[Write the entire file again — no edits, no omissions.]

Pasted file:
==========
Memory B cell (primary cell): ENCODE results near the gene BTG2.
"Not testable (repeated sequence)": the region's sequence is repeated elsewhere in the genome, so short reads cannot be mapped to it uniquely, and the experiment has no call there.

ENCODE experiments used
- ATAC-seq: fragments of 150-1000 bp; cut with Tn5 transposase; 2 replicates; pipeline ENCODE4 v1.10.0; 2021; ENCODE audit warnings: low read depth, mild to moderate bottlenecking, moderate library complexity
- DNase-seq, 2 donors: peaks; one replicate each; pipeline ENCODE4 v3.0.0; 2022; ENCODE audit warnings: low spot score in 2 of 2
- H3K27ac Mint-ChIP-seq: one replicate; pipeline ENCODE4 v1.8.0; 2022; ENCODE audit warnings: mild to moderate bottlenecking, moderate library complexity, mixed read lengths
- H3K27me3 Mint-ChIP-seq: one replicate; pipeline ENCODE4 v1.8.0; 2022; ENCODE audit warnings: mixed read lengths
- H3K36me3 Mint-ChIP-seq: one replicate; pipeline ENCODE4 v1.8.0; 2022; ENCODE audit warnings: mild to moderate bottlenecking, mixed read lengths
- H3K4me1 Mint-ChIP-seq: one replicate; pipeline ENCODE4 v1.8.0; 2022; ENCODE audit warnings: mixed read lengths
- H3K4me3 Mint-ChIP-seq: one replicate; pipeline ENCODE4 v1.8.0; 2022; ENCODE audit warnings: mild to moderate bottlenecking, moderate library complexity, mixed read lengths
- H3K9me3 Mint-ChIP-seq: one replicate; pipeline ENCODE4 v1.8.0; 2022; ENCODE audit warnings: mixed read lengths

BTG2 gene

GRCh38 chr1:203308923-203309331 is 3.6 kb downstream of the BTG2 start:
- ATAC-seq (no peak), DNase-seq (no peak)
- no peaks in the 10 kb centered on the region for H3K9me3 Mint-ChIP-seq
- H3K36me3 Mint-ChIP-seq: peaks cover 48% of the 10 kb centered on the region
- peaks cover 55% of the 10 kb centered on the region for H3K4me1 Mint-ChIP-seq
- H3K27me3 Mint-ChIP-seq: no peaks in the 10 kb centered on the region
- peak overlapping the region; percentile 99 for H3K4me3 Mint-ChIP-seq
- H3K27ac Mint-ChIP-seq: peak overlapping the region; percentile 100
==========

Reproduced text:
Memory B cell (primary cell): ENCODE results near the gene BTG2.
"Not testable (repeated sequence)": the region's sequence is repeated elsewhere in the genome, so short reads cannot be mapped to it uniquely, and the experiment has no call there.

ENCODE experiments used
- ATAC-seq: fragments of 150-1000 bp; cut with Tn5 transposase; 2 replicates; pipeline ENCODE4 v1.10.0; 2021; ENCODE audit warnings: low read depth, mild to moderate bottlenecking, moderate library complexity
- DNase-seq, 2 donors: peaks; one replicate each; pipeline ENCODE4 v3.0.0; 2022; ENCODE audit warnings: low spot score in 2 of 2
- H3K27ac Mint-ChIP-seq: one replicate; pipeline ENCODE4 v1.8.0; 2022; ENCODE audit warnings: mild to moderate bottlenecking, moderate library complexity, mixed read lengths
- H3K27me3 Mint-ChIP-seq: one replicate; pipeline ENCODE4 v1.8.0; 2022; ENCODE audit warnings: mixed read lengths
- H3K36me3 Mint-ChIP-seq: one replicate; pipeline ENCODE4 v1.8.0; 2022; ENCODE audit warnings: mild to moderate bottlenecking, mixed read lengths
- H3K4me1 Mint-ChIP-seq: one replicate; pipeline ENCODE4 v1.8.0; 2022; ENCODE audit warnings: mixed read lengths
- H3K4me3 Mint-ChIP-seq: one replicate; pipeline ENCODE4 v1.8.0; 2022; ENCODE audit warnings: mild to moderate bottlenecking, moderate library complexity, mixed read lengths
- H3K9me3 Mint-ChIP-seq: one replicate; pipeline ENCODE4 v1.8.0; 2022; ENCODE audit warnings: mixed read lengths

BTG2 gene

GRCh38 chr1:203308923-203309331 is 3.6 kb downstream of the BTG2 start:
- ATAC-seq (no peak), DNase-seq (no peak)
- no peaks in the 10 kb centered on the region for H3K9me3 Mint-ChIP-seq
- H3K36me3 Mint-ChIP-seq: peaks cover 48% of the 10 kb centered on the region
- peaks cover 55% of the 10 kb centered on the region for H3K4me1 Mint-ChIP-seq
- H3K27me3 Mint-ChIP-seq: no peaks in the 10 kb centered on the region
- peak overlapping the region; percentile 99 for H3K4me3 Mint-ChIP-seq
- H3K27ac Mint-ChIP-seq: peak overlapping the region; percentile 100